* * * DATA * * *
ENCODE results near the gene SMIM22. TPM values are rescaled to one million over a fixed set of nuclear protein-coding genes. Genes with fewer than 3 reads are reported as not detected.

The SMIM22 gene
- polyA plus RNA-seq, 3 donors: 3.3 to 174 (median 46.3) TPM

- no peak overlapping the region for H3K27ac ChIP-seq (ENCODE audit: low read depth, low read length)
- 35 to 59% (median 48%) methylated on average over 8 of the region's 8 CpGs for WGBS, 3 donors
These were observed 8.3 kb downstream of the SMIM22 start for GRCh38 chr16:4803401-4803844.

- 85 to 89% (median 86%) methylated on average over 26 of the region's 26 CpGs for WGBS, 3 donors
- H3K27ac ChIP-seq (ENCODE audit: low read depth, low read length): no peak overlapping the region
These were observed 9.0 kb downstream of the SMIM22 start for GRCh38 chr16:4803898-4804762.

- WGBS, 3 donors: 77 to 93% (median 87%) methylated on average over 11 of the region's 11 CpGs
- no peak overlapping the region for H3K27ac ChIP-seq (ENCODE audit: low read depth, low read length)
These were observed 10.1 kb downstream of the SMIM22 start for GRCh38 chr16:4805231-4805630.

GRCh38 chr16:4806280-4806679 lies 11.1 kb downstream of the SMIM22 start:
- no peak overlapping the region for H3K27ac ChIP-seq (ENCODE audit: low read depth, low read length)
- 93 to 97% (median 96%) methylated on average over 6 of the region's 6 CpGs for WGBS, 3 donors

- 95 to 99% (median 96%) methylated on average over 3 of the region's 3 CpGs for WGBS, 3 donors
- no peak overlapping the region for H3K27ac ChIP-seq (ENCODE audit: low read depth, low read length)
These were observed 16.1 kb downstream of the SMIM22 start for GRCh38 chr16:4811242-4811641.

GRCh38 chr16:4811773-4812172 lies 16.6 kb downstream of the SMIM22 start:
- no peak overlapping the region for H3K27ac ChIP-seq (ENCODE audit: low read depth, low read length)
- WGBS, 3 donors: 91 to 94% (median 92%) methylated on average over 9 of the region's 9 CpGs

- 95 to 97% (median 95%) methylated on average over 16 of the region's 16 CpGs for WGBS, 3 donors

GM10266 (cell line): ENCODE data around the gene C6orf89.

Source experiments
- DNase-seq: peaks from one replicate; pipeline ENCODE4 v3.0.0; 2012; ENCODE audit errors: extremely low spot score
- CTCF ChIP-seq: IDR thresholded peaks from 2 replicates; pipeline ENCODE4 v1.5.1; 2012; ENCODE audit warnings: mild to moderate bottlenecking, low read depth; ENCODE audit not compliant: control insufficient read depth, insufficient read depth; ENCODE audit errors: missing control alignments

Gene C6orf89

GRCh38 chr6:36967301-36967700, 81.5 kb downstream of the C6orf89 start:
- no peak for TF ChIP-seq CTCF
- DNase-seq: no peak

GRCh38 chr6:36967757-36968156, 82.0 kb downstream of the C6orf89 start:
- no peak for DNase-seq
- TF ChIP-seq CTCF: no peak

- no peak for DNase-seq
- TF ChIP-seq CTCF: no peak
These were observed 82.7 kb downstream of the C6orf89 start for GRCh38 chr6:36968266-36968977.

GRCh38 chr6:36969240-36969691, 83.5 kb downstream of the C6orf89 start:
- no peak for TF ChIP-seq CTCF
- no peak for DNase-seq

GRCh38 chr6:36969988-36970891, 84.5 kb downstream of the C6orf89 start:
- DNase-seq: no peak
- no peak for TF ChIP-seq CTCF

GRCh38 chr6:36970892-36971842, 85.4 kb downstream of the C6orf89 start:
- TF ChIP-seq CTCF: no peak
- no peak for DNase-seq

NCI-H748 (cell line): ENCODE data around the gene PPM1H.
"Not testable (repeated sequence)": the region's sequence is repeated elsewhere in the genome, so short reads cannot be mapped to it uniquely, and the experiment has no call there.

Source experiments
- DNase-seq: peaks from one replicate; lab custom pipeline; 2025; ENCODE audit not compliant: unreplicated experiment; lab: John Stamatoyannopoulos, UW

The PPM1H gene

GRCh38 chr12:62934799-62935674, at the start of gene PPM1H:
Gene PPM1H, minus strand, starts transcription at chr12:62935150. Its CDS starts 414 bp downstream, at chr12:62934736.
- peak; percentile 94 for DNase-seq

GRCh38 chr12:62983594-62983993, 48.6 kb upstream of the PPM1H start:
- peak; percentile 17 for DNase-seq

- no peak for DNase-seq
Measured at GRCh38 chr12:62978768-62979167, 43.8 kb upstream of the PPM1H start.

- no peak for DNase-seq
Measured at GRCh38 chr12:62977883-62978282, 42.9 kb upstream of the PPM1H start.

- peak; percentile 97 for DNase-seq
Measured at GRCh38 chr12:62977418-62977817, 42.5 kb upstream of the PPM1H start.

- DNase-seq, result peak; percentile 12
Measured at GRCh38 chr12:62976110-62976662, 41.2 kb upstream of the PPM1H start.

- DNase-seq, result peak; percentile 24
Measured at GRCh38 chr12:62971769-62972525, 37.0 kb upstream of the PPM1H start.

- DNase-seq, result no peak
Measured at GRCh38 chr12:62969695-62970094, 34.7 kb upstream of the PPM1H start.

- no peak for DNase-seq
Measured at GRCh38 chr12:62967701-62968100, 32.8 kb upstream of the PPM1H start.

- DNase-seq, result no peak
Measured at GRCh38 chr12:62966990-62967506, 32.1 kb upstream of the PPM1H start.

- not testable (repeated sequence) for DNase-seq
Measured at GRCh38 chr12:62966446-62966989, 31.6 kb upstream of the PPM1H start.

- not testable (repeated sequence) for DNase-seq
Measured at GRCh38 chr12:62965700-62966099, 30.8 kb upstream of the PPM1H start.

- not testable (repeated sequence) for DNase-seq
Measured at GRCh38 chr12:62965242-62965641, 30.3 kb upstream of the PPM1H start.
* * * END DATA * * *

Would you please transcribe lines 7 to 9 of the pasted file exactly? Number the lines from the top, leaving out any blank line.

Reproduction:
- 85 to 89% (median 86%) methylated on average over 26 of the region's 26 CpGs for WGBS, 3 donors
- H3K27ac ChIP-seq (ENCODE audit: low read depth, low read length): no peak overlapping the region
These were observed 9.0 kb downstream of the SMIM22 start for GRCh38 chr16:4803898-4804762.